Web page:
Microsoft and Qualcomm on Wednesday announced that windows 10 will get support for ARM chipsets, exclusively, Qualcomm’s Snapdragon SoCs. The first of these devices should arrive “as early as next year”, the two companies discovered.
Terry Myerson, Executive Vice President of the windows and Device Group at Microsoft, said that the Partnership will enable users to experience Windows on a “truly mobile, power efficient, always connected cellular PC.”
This will enable hardware manufactures to create portable devices like laptops, tablets, and even smartphones with support for desktop window apps.
The two companies made the announcement at Microsoft’s WinHEC conference in Shenzen, China, however details are a bit scarce.
The first PCs running windows 10 based on Qualcomm’s Snapdragon processors are “expected to be available as early as next year”, Qualcomm said, The statement would imply that Windows 10 support for Qualcomm ARM devices such as smartphones could take a little longer to arrive.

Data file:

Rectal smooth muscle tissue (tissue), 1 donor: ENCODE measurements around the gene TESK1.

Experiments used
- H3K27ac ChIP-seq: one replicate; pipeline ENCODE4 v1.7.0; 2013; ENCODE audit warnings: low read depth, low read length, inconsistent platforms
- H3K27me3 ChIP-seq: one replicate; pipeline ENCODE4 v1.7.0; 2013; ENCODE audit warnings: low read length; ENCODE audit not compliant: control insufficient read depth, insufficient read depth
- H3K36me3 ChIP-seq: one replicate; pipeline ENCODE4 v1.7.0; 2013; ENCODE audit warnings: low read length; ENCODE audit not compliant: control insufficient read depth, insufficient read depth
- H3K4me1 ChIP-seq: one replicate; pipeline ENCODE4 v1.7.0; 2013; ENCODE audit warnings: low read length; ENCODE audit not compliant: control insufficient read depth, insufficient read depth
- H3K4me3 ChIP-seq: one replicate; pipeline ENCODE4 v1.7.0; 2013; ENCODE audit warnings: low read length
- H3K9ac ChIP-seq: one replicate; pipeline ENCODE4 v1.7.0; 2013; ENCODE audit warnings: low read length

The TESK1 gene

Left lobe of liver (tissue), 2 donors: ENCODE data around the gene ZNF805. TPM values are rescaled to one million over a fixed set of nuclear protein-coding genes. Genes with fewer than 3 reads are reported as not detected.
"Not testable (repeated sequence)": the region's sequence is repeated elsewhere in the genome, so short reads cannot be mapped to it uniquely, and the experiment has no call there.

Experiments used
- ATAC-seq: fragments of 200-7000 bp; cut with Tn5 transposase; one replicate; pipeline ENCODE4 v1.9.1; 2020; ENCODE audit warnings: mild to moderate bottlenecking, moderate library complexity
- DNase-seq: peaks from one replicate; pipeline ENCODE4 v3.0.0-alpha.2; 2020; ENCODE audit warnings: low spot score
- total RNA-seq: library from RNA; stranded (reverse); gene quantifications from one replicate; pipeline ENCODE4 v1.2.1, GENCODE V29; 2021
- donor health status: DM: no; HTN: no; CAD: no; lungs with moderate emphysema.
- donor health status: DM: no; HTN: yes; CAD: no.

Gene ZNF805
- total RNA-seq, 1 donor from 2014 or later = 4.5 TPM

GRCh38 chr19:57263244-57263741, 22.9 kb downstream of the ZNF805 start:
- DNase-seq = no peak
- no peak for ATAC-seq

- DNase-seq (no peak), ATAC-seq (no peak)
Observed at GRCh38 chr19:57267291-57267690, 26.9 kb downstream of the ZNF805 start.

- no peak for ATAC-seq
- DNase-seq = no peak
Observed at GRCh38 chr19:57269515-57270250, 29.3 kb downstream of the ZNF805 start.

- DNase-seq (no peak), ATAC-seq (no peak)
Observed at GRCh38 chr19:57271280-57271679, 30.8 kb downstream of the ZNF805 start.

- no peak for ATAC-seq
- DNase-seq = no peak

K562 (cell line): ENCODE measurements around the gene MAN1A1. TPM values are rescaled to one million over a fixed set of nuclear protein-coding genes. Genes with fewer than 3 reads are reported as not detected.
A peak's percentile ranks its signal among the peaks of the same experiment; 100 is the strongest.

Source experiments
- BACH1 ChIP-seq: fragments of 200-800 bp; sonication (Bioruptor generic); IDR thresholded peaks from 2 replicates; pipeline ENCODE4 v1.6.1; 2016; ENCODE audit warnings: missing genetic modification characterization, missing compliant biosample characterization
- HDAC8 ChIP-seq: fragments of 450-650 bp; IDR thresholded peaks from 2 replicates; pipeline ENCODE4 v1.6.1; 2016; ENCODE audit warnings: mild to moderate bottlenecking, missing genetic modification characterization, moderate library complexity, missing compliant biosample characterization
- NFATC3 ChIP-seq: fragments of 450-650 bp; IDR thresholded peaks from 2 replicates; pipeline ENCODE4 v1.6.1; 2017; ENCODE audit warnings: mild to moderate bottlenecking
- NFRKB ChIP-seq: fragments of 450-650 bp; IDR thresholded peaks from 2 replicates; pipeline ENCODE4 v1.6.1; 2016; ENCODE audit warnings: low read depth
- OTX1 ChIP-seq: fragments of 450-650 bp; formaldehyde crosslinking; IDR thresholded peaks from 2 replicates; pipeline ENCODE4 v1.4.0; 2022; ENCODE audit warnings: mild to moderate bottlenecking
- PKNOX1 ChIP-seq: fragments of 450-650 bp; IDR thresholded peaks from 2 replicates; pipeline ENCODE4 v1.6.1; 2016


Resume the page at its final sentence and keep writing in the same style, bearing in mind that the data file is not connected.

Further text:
That does indeed appear to be the case, with Myerson confirming to the verge that the initial focus would be on laptops, however, the company is envisioning a vast ecosystem of windows 10 ARM devices.
We’re thinking about platform that supports small screens, large screens, devices with no screens at all, head-about mounted displays, and so what can these device makers build will really be up to them.”
Unlike Microsoft’s now discontinued Windows RT platform, which didn’t feature any desktop apps, the new Windows 10 for Qualcomm’s ARM platform will run both desktop x86 Win32 apps as well as Universal Windows apps.
The support for Desktop x86 Win32 apps will be provider as native emulator within windows 10, Myerson revealed to the verge.
Regular MSI and EXE packages will work, but since everything is being emulated on a software level, app performance will not be as good as on x86 chips made by Intel and AMD.
Myerson also made it clear that this announcement is not a single that it’s losing faith in Intel or AMD’s capacity to provide the efficiency and always connected qualities of Qualcomm’s offerings.
Myerson dispelled the notion however, saying that developers would find it easier to offer features such as Windows Hello, touch and pen support with Universal Windows apps.